Move the Free Line?

Eben Pagan is a very well-known Internet Marketer who is well-known for his concept of “moving the free line”.

What he meant by that is: give your best stuff away for free.

Eben thought that if you impress your audience with great free content, they will more likely want to upgrade to your paid content to get more of what you give away.

Although the concept works to some extent in practice, it can also fail miserably.

I have subscribed to Eben Pagan’s various mailing list and did not personally find that he “moves the free line” that much. Most of his ezines are pure promotions for his products and outside of his big product launches, you won’t find a lot of “free” stuff on his website.

A lot of marketers might be telling you to move the free line but often they don’t even do it themselves, because it just doesn’t work as well as advertised.

One of the worst thing you can do is build your own website by giving your content for free ALL the time, and then try to sell products to your readers after.

Often, they will resent you for it. You will get a lot of hate mail and it will be very difficult to turn that list around.

For example, a friend of mine has a great podcast on raw food he’s been running for a few years.

It’s a true high-quality podcast, and his website is top-notch. He gets thousands upon thousands of downloads per show, and has a decent amount of visitors to his website and signing up for his list.

Yet, in spite of all of this, he’s having a hard-time monetizing that list and he’s not able to give up his day-job yet.

When he tried to introduce a premium “paid” version of his podcasts, his sales were really low.

He found out the hard way that people are not willing to pay for something they were used to getting for free, even if it has more features and perks.

What Should You Give Away For Free?

The question for anyone starting a online business is: what should you give away for free?

On the one hand, you don’t want to just send promotions and come across as a greedy marketer.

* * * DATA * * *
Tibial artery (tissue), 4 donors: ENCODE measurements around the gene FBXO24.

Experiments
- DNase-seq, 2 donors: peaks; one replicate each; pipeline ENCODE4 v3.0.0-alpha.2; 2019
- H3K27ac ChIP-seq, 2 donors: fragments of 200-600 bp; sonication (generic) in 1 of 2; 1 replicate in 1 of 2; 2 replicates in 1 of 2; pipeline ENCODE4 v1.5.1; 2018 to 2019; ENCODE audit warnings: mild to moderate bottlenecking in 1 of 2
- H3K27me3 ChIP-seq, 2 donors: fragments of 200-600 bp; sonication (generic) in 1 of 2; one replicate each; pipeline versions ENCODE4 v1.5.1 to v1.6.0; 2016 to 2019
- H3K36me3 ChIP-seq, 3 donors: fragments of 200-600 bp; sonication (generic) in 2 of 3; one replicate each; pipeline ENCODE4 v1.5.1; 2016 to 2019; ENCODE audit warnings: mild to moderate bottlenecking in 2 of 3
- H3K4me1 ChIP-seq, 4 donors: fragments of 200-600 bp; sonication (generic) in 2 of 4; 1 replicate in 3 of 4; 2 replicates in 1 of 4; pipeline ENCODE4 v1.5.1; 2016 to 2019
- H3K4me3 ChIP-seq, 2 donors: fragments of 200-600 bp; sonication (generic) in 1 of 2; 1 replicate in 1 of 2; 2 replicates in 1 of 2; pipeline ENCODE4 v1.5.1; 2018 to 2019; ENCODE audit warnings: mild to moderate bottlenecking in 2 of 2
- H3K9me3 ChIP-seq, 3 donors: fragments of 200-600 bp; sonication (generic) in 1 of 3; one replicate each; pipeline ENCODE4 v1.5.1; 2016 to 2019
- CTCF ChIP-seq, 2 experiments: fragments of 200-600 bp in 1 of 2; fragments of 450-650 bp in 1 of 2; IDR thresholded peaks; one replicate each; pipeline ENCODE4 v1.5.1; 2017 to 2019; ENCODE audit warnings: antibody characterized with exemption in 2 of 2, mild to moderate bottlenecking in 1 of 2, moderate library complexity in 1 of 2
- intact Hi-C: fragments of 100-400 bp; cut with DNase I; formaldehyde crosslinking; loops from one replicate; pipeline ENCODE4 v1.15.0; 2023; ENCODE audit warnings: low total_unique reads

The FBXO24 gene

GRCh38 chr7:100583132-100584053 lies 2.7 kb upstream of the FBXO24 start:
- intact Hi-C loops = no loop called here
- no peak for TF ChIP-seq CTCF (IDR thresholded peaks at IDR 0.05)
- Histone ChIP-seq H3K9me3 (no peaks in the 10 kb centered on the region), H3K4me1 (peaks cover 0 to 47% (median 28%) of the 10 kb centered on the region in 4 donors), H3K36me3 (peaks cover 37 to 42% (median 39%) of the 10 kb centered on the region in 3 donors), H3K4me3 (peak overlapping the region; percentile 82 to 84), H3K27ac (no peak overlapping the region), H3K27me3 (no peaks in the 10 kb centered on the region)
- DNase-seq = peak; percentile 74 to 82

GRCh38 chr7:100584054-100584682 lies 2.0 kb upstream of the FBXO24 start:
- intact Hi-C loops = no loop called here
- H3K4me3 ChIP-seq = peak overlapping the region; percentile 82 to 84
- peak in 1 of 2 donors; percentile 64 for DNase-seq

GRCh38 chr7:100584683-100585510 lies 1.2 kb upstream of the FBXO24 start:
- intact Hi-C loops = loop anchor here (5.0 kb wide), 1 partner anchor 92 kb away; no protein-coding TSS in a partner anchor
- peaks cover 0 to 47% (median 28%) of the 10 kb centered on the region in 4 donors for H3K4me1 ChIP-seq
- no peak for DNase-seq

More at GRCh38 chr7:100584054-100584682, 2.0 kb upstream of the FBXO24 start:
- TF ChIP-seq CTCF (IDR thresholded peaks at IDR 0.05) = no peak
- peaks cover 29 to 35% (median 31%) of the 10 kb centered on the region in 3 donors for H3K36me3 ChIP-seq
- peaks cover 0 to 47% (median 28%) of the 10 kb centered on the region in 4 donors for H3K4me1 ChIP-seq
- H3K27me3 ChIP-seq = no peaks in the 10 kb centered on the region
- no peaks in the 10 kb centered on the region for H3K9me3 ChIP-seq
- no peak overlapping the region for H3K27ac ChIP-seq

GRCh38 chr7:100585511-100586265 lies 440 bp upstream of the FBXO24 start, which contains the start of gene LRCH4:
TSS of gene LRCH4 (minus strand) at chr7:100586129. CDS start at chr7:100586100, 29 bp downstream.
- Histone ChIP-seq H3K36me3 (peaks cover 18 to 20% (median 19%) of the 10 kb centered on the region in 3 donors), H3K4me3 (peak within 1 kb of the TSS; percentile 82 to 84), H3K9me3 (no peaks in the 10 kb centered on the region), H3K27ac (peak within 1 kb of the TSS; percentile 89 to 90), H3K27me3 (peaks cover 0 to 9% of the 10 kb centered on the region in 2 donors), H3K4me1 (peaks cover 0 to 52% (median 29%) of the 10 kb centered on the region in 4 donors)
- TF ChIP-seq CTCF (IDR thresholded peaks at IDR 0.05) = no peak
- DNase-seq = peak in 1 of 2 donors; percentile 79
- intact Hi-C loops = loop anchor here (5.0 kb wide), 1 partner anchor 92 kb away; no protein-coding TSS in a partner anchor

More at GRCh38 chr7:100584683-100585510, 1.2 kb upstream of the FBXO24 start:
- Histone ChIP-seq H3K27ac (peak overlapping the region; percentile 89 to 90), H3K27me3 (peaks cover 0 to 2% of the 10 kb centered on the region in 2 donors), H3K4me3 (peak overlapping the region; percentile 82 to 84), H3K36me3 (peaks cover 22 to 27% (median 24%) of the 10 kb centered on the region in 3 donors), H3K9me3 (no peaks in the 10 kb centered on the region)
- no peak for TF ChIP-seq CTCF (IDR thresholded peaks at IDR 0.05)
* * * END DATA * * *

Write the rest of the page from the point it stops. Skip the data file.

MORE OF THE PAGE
On the other hand, you don’t want to attract an audience of freebie seekers that will only consume your free content and resent you for trying to sell anything and earn a living.

I do think it’s beneficial to give away some great content in the form of articles and great videos, but overall these pieces of content are more about building a relationship with your readers rather than actually giving away your best secrets.

You want your readers to feel a personal connection to you and also through your blog posts and video know what you’re about.

But when it comes to delivering your most complete and revolutionary content, the place to do that is within your paid products. If you give away your best stuff, your readers will not even appreciate it as something valuable.

A blog should have interesting news, stories and videos that relate to your topic, but your true “how to solve a problem” content is what you sell.

Another possibility to add to that is to post excerpts from your paid products on your blog. For example, for my Raw Vegan DVDs I posted short, 2-minute excerpts from the DVD series so people could get an idea what it was about, and had great success with that.

The purpose of the excerpts is more to build credibility and being transparent about the quality of your information.

Avoiding Freebie Seekers

One big problem that many people run into is that they build a great list of readers — but nobody buys anything from them because all they are used to is getting free information.

It’s very difficult to transform a list of freebie-seekers into a list of excited customers.

The way to avoid that is to sell from the start.

When your website visitors sign up for your mailing list, present them with your best offer immediately. This is when they are more likely to be interested in buying it anyway.

Give them a great free bonus in exchange for signing up to your list, but also show them immediately that you have some great products to sell — right from the start.

If you don’t have any product to sell yourself, then promote as an affiliate a product from an author that jives with your philosophy.

You might occasionally get some people who complain about your marketing, but it will be far less than if you give away everything for free and then suddenly, a year later, come up with a product that you try to sell to them.

You essentially — right from the start — want to filter out the people who are only interested in getting free stuff, and try to attract the genuine truth-seekers who are willing to pay you in exchange for your hard work and great content.